— paraphrased from Birds of the World, Snail kite account

In the old days before humans took over Florida’s landscape, snail kites ranged over half the state, but we drained and diverted more than 50% of Florida’s wetlands, the snail kite population crashed and was listed as Endangered in 1967. Twenty years ago, from 2000-2007, their population dipped so low that scientists feared they would go extinct in the U.S. Then a curious thing happened. Their food supply changed and the kites changed so they could eat it.

Before this century the snail kite’s main food was the native Florida apple snail (Pomacea paludosa) but an invasive species, the island apple snail (Pomacea maculata), arrived in 2000 and began to spread in Florida’s lakes and water management areas.

Island apple snails eating rushes (photo from Wikimedia Commons)

The island apple snail is two to five times larger than the Florida apple snail as seen below. (The white-and-gray bars are each 5 cm.)

Size comparison of Florida apple snail (P. paludosa) to Island apple snail (P. maculata). Each scale bar is 5 cm (images from Wikimedia Commons)

When the island apple snail first arrived in Florida the snail kite population dropped but less than a decade later the population began increasing. Did the birds initially have a tool problem? Were their beaks too short to get at the snail inside the larger shell? A recent study from the University of Florida indicates this was probably the case. Since 2007…

Researchers found that the birds with bigger bills were surviving, and their offspring were inheriting the bigger bills. …

“We found that beak size had a large amount of genetic variance and that more variance happened post-invasion of the island apple snail. This indicates that genetic variations may spur rapid evolution under environmental change,” Fletcher said.

— paraphrased from UF study: Bird evolves virtually overnight to keep up with invasive prey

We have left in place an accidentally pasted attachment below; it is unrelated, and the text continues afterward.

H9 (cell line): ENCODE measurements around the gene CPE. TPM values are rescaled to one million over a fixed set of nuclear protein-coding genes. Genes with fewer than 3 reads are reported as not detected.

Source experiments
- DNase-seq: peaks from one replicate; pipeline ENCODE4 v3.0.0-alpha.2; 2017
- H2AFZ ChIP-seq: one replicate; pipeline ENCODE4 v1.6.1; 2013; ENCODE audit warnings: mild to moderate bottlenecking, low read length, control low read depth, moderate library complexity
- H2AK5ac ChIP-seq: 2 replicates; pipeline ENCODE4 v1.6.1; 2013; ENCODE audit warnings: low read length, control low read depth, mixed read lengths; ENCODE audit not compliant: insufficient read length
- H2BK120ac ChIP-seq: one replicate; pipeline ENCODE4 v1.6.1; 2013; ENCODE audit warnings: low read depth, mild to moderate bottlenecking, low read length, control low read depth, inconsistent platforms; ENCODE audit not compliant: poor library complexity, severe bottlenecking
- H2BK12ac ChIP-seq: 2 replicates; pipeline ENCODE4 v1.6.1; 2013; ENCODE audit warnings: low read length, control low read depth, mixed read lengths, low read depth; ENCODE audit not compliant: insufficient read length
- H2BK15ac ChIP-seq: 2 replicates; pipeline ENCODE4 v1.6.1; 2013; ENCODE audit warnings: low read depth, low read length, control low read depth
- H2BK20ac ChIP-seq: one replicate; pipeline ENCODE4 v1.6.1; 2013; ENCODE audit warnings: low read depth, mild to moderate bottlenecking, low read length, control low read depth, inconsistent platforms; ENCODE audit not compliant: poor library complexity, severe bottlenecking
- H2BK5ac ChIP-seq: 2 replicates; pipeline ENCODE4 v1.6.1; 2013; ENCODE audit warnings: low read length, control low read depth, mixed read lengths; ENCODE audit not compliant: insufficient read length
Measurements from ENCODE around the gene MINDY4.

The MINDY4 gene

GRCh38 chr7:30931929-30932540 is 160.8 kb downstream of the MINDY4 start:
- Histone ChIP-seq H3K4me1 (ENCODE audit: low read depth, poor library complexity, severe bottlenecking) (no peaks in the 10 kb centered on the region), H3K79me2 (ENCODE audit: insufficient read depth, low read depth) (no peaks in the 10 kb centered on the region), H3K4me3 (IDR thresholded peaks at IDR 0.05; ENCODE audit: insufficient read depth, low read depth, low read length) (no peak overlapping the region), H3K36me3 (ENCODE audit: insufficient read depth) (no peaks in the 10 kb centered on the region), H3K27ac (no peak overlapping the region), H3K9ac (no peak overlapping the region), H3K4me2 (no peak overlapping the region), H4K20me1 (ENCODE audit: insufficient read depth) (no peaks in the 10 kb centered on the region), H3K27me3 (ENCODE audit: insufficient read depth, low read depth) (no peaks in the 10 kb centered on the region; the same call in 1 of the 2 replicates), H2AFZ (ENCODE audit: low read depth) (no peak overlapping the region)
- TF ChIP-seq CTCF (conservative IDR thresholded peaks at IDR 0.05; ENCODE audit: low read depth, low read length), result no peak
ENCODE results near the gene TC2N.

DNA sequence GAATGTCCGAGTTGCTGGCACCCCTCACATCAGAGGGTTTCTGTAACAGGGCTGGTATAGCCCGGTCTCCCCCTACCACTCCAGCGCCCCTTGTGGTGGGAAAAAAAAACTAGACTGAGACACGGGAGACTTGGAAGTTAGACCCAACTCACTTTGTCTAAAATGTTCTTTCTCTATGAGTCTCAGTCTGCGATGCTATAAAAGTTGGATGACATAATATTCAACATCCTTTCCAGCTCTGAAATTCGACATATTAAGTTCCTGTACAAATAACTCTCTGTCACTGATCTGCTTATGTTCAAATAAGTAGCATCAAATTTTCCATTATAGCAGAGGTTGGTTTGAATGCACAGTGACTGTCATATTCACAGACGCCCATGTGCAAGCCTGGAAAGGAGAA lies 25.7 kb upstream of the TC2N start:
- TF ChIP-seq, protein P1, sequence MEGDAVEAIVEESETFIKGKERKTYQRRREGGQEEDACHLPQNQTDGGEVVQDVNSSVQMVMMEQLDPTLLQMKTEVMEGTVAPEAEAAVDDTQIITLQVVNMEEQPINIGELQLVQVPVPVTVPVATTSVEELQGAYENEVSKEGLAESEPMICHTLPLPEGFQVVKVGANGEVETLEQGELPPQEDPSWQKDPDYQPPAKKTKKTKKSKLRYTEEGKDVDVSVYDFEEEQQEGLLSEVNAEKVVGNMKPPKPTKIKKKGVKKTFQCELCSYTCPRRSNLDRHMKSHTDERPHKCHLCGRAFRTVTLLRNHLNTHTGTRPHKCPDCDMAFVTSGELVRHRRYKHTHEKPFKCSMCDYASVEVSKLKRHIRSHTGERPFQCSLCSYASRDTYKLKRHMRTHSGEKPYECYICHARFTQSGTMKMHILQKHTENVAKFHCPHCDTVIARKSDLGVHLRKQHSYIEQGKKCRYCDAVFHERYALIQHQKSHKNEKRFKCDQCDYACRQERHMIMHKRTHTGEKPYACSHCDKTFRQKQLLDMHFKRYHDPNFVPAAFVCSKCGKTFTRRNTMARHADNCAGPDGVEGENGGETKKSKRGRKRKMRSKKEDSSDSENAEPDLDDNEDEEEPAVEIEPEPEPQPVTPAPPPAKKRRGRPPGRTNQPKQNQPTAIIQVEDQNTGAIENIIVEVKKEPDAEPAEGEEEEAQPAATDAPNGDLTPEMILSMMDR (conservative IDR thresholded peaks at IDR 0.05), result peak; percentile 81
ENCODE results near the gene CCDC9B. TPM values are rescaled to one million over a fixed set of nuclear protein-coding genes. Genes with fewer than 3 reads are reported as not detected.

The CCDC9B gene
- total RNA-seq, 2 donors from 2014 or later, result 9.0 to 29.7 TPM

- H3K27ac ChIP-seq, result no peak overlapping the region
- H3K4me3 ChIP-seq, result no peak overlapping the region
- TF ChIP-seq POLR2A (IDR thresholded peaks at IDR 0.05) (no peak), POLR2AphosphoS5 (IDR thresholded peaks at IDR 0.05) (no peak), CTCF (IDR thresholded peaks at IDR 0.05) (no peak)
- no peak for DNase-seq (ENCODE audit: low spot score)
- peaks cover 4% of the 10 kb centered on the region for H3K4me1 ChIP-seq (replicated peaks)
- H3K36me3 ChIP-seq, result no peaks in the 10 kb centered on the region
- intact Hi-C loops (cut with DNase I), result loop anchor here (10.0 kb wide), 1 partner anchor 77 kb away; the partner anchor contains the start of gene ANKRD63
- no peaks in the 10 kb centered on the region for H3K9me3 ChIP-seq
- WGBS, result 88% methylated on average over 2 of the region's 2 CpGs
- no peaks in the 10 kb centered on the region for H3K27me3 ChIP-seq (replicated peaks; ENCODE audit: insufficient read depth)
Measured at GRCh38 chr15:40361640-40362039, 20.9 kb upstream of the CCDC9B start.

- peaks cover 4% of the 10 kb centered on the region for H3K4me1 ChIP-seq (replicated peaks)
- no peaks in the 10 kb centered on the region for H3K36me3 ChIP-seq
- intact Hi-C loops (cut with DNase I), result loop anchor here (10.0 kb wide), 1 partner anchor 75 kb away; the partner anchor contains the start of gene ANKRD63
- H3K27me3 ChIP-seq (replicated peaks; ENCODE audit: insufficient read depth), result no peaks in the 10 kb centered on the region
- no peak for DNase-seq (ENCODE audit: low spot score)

We think of evolution as a very slow process but for the snail kite it happened quite fast. Those with longer bills survived. Nowadays they easily eat island apple snails.

Male snail kite with island apple snail, Florida, 2016 (photo from Wikimedia Commons)

When it’s a matter of life and death, evolve quickly!

Read more at the University of Florida study: Bird evolves virtually overnight to keep up with invasive prey.

(photos from Wikimedia Commons; click on the captions to see the originals)

Four Outrageous Feathers

A life reconstruction of Ubirajara jubatus (illustration from Wikimedia Commons)

In 1995 the fossil of a chicken-sized dinosaur was found in a gypsum (chalk-like) formation in northeastern Brazil. Twenty-five years later the dinosaur got a name — Ubirajara jubatus or “Lord of the Spear” — after x-rays revealed four long filaments on its shoulders and a feathery mane (jubatus) on its back. Ubirajara is the first feathered dinosaur found in the Southern Hemisphere.

What were the feather spears used for? Did this dinosaur raise his mane?

A modern bird, the King of Saxony bird-of-paradise (Pteridophora alberti), gives us a good idea what this fancy “equipment” was used for.

See a colorful illustration of Ubirajara jubatus at Science Alert: Newfound Dinosaur Had Outrageous Feather-like Decoration.

p.s. The announcement of Ubirajara brought the fossil to the attention of the Brazilian government. The fossil was exported to Germany in 1995 but it has been illegal to export fossils from Brazil since 1990. Brazilian fossils can be loaned but not owned overseas. Read about the controversy here.

(illustration from Wikimedia Commons; click on the caption to see the original)

How To Find Dinosaur Teeth

Closeup of Tyrannosaurus rex , a theropod from the Cretaceous of South Dakota, Field Museum, Chicago (photo from Wikimedia Commons)

How do paleontologists find fossils? Better yet, how do they find small bits such as tiny dinosaur teeth?

Saurornitholestes and his teeth (screenshot from video)